The impact of the COVID-19 pandemic on the mental health status & academic performance of university students in Austria

Author: Julia Pickelmann

18.11.2021

Since the summer semester of 2020, the current COVID-19 pandemic has massively changed the daily study routine for about 380,000 students in Austria. The nationwide measures, closed universities as well as the change in the learning landscape presented students with unprecedented challenges. As part of my master's thesis at the MCI Management Center Innsbruck, I investigated the impact of the COVID-19 pandemic on the mental health status and academic performance of university students in Austria. In March 2021, an online questionnaire was sent out to all 73 tertiary education institutions in Austria in cooperation with the Federal Ministry of Education, Science and Research and was also shared via relevant social media channels. The questionnaire was largely based on validated measurement instruments and included, for example, the Patient Health Questionnaire-4 (PHQ-4)[1] , the Perceived Stress Scale-10 (PSS)[2] and individual questions from the Student Social Survey 2019[3]. A total of 5,098 questionnaires, predominantly completed in German (97%), were included in the analysis. With a statistical population of 376,050 university students in Austria, this corresponds to a response rate of 1.36%.

All data collected is based on the self-assessment of the participants - the significance is therefore limited and the results must be interpreted with caution. Moreover, the results of the psychological scales only reveal tendencies and not diagnoses.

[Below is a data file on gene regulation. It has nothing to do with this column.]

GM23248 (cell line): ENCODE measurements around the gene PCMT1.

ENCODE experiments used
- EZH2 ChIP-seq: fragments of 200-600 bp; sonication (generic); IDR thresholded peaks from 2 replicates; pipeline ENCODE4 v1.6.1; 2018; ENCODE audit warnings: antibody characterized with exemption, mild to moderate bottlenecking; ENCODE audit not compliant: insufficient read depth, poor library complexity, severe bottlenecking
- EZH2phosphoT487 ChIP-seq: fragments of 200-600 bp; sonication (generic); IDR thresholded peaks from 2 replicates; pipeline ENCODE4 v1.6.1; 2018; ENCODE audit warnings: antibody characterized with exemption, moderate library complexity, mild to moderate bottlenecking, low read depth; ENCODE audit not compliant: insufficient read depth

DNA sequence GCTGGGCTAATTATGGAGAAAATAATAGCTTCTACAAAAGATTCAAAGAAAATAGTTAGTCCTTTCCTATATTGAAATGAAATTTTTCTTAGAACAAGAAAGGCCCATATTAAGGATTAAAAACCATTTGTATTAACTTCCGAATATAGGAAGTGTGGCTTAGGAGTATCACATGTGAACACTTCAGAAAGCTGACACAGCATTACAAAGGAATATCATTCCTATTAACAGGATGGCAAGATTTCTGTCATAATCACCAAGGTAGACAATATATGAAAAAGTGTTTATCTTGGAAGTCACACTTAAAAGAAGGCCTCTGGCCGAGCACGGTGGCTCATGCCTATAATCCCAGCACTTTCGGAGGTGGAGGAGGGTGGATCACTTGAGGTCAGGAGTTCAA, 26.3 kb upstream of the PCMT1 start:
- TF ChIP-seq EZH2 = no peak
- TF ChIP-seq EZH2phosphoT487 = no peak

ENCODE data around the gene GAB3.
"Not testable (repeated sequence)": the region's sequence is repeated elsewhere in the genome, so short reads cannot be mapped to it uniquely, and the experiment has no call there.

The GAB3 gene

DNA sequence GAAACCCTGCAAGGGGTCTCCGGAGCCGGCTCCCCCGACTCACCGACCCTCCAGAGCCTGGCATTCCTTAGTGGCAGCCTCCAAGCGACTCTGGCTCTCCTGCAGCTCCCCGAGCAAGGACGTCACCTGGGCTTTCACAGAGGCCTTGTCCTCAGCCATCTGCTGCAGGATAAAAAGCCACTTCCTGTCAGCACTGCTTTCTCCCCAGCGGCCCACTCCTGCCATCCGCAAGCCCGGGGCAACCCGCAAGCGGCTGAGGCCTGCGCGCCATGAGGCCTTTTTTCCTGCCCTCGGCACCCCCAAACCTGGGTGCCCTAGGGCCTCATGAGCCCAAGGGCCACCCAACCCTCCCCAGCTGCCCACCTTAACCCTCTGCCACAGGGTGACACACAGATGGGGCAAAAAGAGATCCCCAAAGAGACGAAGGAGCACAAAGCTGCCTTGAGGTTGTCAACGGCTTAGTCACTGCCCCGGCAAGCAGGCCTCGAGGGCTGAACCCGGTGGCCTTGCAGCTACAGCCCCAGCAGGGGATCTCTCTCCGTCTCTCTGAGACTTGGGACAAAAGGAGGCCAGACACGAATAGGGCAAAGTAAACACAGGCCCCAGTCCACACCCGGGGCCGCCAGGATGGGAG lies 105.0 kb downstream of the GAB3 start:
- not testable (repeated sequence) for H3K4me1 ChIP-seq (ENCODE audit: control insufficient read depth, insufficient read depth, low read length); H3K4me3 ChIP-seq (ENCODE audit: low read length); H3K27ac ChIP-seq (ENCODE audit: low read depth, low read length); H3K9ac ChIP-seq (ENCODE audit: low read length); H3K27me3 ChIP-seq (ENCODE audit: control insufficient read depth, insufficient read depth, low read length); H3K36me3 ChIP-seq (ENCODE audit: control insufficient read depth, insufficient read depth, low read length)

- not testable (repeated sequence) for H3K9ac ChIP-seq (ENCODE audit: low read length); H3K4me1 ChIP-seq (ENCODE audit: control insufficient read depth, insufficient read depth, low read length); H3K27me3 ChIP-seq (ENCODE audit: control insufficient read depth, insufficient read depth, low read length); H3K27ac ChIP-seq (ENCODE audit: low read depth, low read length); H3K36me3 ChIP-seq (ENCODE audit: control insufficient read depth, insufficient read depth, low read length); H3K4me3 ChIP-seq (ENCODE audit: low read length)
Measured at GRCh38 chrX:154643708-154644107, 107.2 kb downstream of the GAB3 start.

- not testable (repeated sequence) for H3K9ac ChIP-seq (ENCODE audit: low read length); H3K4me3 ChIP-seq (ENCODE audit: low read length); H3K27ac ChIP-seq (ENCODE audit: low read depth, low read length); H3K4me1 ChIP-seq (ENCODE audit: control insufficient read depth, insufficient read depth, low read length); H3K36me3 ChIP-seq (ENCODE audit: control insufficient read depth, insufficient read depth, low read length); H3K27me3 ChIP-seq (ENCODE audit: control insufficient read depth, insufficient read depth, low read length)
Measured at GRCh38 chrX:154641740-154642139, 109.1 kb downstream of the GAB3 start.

More than two-thirds of the students surveyed reported that their mental health was somewhat (46%) or much (26%) worse since the COVID-19 outbreak than in the period before. 20% indicated that it has remained about the same, and 6% perceive their mental health to be somewhat better and 2% much better compared to before the pandemic outbreak. In addition, the PHQ-4 indicated severe psychological distress in 42% of respondents and 43% of students tested positive for tendencies of anxiety and 48% for tendencies of depression (see Graph 1). 32% of the participating students showed a comorbidity of anxiety and depression. Furthermore, 17% of the students surveyed in the PSS reported low levels of stress, while 58% experienced moderate and 25% high perceived stress (see Graph 2).

Graph 2

Graph 1

 

Graph 3

Graph 2

 

To identify additional stress-related difficulties and psychological complaints, a question was adopted from the Student Social Survey 2019. The strongest effects were reported for the items lack of study motivation (55%) and learning and concentration difficulties (54%).

In addition, more than one-third of students indicated that stress-related health complaints (40%), depressive moods (39%), fear of failure/examination anxiety (39%), and lack of self-esteem (35%) had a strong impact on their studies (see Graph 3). Since 2019, the situation of university students has noticeably worsened due to the COVID-19 pandemic, with some values being one and a half or almost twice as high as before (see Graph 4). In particular, learning and concentration difficulties, lack of study motivation, lack of self-esteem, and depressive moods have increased significantly. However, it must be noted that this survey was conducted with other students, and a conclusion can therefore only be drawn with caution and on an aggregated level.

Graph 4

Graph 3

 

Graph 5

Graph 4